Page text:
A vacuum chamber is a sealed container that creates a localized, low-pressure environment. Vacuum chambers and vacuum gloveboxes are used in a variety of applications including scientific research, manufacturing, product development, performance testing, and simulation environments. Vacuum chamber applications include, but are not limited to, leak testing, stress testing, semiconductor failure analysis, degassing, drying, distillation, permeability testing, coating, specific gravity determination, atmospheric simulations, and inert gas storage.
Terra offers desiccator and desiccator cabinet designs for every purpose - whether it be for transportation, short term or long term storage, these dry cabinets protect sensitive parts and materials of all shapes and sizes from moisture damage, particle contamination, electro-static discharge, and more. Find out which design best fits your needs!
“Vacuum” means the complete absence of matter. In order to create vacuum conditions, pressure within a given space must be lower than the surrounding environment. The quality of the vacuum is dependent upon several factors, including the number of particles within a given space. The inertia of moving particles exerts pressure, so fewer particles means lower pressure. Scientists have given up on the idea that a perfect vacuum is even possible; space is the most ideal vacuum we know of, but hydrogen atoms, energy waves and other moving particles are still present.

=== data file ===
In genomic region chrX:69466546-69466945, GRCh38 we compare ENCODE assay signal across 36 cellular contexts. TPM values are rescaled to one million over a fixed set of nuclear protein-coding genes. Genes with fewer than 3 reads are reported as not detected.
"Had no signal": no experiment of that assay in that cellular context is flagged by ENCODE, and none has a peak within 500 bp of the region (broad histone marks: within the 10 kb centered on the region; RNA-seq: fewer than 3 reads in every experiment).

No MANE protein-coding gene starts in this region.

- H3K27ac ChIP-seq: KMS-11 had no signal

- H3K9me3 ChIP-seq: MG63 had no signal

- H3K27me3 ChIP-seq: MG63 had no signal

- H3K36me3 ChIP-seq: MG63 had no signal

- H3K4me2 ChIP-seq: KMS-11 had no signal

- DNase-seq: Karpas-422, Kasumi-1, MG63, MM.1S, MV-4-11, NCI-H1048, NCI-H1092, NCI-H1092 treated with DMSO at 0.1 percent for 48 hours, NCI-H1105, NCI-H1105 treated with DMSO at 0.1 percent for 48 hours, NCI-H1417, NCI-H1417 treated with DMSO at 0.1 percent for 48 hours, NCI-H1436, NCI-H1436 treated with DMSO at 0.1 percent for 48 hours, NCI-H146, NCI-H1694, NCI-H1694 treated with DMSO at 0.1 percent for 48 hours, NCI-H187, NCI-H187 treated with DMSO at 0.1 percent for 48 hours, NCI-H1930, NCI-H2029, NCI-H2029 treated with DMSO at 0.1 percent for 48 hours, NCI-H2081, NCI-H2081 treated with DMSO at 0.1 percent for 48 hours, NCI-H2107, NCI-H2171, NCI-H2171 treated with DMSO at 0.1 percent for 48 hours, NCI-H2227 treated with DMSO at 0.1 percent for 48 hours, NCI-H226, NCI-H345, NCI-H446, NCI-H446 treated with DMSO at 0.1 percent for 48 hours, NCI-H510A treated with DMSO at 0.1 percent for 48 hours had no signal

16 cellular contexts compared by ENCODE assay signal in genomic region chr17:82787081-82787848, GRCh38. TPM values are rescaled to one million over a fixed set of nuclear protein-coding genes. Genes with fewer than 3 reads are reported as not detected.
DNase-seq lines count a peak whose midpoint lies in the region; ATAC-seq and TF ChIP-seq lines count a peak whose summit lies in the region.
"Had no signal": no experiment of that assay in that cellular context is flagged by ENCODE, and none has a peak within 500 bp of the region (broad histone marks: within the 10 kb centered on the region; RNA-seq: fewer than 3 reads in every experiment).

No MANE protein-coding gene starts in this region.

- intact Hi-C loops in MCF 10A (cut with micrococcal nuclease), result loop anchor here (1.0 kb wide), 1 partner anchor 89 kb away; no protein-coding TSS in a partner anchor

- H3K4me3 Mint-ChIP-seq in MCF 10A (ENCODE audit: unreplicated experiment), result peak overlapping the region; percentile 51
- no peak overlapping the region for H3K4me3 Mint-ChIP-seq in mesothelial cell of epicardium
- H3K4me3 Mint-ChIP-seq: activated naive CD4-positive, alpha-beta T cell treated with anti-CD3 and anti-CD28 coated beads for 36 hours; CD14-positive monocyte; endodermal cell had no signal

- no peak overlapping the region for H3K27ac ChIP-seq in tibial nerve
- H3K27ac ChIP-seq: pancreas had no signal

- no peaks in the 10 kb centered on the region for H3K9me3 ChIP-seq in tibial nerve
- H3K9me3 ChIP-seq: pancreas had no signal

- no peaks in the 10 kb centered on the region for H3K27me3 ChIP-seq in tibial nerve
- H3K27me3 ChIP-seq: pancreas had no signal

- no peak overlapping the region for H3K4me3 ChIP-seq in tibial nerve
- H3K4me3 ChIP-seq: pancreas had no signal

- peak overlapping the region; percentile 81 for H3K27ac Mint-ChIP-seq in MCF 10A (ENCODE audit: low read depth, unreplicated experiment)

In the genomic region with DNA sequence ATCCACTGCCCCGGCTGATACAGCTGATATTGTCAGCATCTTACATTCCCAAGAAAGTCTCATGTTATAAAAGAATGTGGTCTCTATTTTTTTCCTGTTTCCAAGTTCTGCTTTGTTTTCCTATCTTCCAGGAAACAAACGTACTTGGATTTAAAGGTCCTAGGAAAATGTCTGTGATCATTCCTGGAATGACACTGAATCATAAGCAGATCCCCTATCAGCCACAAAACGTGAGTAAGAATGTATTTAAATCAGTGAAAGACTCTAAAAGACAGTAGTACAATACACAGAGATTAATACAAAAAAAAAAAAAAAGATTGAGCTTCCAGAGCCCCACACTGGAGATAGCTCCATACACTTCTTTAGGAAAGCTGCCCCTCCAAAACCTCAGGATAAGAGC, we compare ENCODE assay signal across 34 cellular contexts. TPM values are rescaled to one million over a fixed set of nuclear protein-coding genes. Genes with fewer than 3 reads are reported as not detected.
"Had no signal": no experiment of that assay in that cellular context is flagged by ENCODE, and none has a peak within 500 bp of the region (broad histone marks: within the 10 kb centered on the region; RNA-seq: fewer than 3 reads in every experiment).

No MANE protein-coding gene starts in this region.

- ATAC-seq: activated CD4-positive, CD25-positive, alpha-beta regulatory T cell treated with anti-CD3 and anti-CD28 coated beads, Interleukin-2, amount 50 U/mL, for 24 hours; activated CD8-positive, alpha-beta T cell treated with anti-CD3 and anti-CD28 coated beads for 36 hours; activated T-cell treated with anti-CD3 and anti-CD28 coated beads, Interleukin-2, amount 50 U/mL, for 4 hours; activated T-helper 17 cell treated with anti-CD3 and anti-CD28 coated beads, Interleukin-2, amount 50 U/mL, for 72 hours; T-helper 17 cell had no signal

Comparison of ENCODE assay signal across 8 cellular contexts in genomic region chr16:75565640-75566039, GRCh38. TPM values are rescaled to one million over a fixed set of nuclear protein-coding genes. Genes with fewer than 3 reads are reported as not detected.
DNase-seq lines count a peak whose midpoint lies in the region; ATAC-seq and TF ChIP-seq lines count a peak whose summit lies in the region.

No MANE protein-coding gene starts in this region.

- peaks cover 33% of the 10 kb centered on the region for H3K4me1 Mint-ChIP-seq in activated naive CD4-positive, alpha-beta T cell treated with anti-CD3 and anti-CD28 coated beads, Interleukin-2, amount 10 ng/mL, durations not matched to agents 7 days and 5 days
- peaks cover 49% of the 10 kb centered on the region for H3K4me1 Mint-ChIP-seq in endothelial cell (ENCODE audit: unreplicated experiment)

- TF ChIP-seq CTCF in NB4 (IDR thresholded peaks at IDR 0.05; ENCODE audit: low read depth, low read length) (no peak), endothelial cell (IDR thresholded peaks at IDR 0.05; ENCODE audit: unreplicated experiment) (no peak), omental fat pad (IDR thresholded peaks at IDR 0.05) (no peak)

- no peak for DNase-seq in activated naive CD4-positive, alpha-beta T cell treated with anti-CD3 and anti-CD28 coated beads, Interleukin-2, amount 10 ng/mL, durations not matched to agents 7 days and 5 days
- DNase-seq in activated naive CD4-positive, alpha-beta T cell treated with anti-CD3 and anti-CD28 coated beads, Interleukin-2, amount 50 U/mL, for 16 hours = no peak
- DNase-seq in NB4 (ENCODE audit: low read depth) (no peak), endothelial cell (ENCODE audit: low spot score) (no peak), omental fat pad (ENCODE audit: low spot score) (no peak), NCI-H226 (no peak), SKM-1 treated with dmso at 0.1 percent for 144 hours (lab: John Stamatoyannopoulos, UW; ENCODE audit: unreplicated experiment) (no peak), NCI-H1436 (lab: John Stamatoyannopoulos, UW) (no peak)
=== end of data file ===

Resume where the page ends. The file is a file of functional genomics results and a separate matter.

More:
Imperfect as they are, we create vacuums for various applications and processes: sealed chambers that help researchers and manufacturers with tasks including leak testing, stress testing, degassing, drying, distillation, permeability testing, coating, specific gravity determination,